These pixelized people (?) are his iconic signature pieces. I bet one of them is bound to appear in popular crime fiction as a tool for murder in the next couple of years. Also, a note for movie-makers: red blood on black iron is especially arresting, but I am sure you’ve thought of this already. It’s not that the whole idea is new. Derek Boshier, who painted the instagram painting above created a similar Dark Web series almost ten years ago:
Fortunately, there are a few more interesting pieces to see.
This metal panel blew my mind away.
I have two boys with whom I’ve traveled through the whole of Star Wars saga, and that’s just something from a galaxy far, far away. If you own a spaceship or plan to steal one, it’s a must have. Believe me, I could watch this piece, all the way up, and then all the way down, for hours on end.
It is important, though, to NOT find out its title (very grim). It was created by the late Geoffrey Clarke, RA, and is up for grabs at £60,000 (add electricity bills, if you intend to use it).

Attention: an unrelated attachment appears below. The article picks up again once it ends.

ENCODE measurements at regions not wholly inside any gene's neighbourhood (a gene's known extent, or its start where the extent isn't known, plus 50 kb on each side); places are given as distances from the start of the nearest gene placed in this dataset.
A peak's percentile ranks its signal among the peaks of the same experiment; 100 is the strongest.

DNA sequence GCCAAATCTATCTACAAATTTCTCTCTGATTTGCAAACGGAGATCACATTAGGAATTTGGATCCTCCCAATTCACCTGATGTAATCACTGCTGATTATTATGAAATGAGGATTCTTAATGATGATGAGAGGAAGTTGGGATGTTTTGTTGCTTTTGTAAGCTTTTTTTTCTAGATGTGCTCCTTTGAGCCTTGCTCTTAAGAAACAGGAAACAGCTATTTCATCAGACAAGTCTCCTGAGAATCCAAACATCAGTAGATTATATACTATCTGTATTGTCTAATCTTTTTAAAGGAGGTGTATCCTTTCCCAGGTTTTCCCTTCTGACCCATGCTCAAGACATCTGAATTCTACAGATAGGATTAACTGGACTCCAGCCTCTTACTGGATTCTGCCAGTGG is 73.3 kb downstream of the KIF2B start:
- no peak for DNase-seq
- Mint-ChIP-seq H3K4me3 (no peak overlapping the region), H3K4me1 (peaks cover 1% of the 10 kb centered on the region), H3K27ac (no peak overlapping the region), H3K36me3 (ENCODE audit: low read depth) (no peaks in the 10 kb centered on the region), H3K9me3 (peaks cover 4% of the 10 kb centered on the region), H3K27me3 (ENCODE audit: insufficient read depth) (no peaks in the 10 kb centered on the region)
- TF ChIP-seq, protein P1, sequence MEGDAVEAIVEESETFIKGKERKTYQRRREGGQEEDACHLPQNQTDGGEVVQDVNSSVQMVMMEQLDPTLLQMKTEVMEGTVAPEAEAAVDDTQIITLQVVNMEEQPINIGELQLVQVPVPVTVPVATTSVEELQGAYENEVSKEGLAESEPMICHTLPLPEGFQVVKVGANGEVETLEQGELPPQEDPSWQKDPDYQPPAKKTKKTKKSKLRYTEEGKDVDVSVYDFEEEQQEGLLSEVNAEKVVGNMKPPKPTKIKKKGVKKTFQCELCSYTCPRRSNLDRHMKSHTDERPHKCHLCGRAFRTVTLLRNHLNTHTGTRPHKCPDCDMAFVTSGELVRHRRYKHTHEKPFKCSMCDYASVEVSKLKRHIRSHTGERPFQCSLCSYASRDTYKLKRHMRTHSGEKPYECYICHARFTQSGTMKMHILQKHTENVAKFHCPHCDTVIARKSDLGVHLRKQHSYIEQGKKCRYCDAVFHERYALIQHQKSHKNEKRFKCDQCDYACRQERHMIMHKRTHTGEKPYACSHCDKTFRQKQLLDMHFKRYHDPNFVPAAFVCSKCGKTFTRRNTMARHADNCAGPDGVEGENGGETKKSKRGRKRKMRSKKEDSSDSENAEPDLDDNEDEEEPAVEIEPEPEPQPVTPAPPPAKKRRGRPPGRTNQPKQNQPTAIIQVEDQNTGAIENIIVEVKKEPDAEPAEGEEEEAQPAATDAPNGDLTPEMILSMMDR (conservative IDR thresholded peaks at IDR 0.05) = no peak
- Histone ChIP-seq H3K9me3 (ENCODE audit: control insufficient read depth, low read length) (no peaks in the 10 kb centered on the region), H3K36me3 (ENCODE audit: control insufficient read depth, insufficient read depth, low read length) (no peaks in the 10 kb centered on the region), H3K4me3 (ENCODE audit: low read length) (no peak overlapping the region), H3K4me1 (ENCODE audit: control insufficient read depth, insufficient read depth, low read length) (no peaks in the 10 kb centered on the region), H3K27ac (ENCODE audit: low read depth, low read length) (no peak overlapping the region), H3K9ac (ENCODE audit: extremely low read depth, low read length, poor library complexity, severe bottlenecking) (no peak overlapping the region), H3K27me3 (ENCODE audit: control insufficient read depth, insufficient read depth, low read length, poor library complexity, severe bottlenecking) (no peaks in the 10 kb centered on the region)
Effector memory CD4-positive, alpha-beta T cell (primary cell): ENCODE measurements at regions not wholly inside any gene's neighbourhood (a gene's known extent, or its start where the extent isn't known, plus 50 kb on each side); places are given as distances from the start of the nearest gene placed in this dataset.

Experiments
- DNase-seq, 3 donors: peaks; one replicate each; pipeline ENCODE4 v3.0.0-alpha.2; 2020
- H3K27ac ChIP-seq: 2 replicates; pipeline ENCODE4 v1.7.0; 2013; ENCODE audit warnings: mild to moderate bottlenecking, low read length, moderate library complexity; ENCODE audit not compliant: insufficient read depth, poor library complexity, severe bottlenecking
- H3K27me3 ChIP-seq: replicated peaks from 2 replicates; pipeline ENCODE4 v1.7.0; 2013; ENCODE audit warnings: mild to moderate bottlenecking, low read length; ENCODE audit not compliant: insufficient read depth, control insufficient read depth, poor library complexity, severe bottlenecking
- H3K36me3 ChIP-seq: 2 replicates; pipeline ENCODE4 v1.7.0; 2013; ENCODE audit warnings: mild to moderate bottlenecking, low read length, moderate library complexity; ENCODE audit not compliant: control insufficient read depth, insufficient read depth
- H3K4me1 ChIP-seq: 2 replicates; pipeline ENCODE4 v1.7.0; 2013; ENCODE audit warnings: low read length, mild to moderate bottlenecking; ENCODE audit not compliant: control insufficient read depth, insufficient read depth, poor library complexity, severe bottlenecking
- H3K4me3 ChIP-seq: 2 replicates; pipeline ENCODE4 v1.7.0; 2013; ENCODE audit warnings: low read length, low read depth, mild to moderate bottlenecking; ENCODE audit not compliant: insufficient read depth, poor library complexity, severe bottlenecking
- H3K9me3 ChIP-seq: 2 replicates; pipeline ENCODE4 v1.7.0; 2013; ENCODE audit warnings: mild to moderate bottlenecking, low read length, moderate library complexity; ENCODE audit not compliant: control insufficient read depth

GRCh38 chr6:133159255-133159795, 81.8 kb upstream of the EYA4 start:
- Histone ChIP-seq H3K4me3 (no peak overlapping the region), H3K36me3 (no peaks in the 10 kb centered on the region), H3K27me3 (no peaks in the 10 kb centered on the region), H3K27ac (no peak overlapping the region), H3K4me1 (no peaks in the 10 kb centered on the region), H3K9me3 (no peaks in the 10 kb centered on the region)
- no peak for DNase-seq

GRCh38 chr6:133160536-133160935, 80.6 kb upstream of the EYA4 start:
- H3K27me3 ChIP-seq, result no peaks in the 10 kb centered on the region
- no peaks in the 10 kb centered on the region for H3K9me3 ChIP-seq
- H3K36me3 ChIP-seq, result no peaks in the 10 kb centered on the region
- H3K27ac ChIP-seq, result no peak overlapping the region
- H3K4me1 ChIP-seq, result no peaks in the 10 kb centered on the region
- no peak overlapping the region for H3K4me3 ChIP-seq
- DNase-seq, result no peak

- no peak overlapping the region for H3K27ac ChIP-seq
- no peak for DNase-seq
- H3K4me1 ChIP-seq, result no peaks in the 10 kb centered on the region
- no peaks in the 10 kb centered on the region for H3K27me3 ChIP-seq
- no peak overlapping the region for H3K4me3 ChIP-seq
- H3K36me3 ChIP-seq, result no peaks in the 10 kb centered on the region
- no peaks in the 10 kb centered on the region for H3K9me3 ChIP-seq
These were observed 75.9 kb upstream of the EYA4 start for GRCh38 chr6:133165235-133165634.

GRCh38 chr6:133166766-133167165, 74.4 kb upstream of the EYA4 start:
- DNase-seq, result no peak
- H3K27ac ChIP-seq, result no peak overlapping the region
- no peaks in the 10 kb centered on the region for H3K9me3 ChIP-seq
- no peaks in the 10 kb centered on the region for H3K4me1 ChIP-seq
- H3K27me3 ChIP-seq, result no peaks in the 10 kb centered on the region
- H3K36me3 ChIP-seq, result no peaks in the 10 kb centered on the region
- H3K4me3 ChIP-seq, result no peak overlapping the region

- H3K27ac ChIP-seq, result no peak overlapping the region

I didn’t see traditional – digital dialogue in any other works, but a few items made me smile.
This skeptical boy needs to be put in each and every public office that claims it does it best to case of children, to remind bureaucrats action counts more than words, for instance. It can be done, if the photographer discounts the selling price of £18,750 to something public money can buy. Otherwise, you can use the head of the boy as an avatar picture for comments expressing doubt or disbelief.
My last entry now would be this tower of Babel, after Bruegel, by Emily Allchurch.
There’s nothing new in piling current issues in Bruegel’s tower shape, of course. It has been done before, and will be done again. And the childish protest in this work is at the level of cuteness that even the mayor of London could have it in his bedroom. One thing I liked about this collage was this notice:
Yep. So many people waste their energy on dreams of glamorous lifestyles they won’t ever have that it’s time someone showered them with cold water.
In other words, RA Summer Exhibition offers you plenty of the usual boring, pointless, and commercially successful art, but a few diamonds scattered here and there make it worth the hunt – until the 9th of August.
IMPORTANT: IF YOU KNOW AN ARTIST WHOSE WORK IS SOMEHOW RELATED TO THE AREA OF TRADITIONAL ART VS. /FOR DIGITAL WORLD DIALOGUE, DROP ME A LINK, PLEASE!